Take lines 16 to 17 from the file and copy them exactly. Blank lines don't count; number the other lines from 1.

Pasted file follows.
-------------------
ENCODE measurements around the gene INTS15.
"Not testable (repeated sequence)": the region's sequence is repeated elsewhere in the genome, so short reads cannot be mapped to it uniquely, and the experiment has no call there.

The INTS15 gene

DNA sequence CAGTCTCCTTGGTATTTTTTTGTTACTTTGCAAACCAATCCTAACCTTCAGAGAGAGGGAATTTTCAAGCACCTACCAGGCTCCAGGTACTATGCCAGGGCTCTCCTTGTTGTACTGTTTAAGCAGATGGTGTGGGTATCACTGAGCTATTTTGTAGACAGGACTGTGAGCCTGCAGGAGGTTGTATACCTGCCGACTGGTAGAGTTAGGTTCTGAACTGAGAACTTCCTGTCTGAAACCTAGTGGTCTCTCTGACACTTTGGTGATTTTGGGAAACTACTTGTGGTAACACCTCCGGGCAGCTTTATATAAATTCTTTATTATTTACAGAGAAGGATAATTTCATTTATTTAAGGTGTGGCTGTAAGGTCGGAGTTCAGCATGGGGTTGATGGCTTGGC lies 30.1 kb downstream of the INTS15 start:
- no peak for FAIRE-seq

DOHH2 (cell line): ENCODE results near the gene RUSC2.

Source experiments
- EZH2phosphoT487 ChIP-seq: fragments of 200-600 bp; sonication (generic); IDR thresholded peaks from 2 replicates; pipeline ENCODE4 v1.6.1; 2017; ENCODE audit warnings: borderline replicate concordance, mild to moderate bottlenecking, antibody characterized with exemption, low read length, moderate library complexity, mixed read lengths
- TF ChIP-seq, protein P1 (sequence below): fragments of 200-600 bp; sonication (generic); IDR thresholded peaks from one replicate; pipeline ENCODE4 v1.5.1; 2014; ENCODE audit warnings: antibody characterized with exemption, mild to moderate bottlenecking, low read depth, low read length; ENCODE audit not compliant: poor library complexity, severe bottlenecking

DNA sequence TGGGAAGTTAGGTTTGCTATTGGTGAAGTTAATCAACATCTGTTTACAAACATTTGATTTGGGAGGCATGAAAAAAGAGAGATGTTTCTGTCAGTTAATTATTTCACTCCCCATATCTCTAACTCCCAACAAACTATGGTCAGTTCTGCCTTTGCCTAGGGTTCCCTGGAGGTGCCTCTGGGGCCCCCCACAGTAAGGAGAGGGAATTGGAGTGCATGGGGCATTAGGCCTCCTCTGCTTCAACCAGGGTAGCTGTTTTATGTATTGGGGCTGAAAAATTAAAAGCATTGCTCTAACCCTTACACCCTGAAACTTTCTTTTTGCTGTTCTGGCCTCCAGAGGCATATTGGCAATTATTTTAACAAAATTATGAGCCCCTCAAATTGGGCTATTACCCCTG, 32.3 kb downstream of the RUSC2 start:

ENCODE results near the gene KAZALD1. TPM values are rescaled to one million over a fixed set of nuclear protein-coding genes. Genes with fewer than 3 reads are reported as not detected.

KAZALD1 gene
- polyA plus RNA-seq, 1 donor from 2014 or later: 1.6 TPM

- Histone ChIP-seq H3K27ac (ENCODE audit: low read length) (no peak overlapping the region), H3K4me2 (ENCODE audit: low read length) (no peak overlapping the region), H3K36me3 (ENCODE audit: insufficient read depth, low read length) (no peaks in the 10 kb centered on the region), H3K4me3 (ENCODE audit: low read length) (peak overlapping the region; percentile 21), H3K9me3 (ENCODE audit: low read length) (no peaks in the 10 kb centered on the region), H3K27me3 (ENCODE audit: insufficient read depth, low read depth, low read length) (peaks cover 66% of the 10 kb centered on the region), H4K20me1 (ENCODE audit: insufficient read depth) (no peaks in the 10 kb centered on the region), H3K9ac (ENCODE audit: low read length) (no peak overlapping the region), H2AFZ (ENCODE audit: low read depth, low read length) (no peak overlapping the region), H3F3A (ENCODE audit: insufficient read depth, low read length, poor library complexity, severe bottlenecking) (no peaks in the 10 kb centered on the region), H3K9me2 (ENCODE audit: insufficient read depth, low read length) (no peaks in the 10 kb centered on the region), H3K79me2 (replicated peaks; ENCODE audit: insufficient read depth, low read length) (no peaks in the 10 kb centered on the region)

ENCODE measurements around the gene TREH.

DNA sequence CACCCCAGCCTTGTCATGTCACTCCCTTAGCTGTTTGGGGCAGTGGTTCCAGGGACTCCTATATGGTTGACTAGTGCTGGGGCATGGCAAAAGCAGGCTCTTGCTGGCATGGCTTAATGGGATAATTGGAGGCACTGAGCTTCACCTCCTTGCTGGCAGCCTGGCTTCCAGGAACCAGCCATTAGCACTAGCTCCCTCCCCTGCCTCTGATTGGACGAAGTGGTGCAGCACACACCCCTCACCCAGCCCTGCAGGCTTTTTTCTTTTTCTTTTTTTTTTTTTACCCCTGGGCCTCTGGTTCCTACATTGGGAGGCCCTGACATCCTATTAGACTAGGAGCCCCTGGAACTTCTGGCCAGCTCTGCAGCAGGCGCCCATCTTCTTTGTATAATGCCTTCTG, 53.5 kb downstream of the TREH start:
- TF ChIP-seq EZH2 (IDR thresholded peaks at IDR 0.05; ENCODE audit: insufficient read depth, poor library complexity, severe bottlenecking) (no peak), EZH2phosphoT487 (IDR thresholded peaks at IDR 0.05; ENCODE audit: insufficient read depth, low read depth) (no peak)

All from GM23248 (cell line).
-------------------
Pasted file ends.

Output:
DNA sequence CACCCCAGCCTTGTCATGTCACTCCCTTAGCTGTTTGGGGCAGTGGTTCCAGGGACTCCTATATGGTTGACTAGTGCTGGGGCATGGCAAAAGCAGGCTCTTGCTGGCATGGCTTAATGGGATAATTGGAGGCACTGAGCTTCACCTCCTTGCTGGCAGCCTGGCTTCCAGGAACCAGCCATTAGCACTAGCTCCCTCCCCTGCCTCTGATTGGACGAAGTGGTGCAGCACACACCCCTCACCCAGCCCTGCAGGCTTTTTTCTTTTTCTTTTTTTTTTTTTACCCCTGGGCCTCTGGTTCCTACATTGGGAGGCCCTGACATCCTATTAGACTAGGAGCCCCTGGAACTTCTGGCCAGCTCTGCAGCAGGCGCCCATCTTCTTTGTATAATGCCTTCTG, 53.5 kb downstream of the TREH start:
- TF ChIP-seq EZH2 (IDR thresholded peaks at IDR 0.05; ENCODE audit: insufficient read depth, poor library complexity, severe bottlenecking) (no peak), EZH2phosphoT487 (IDR thresholded peaks at IDR 0.05; ENCODE audit: insufficient read depth, low read depth) (no peak)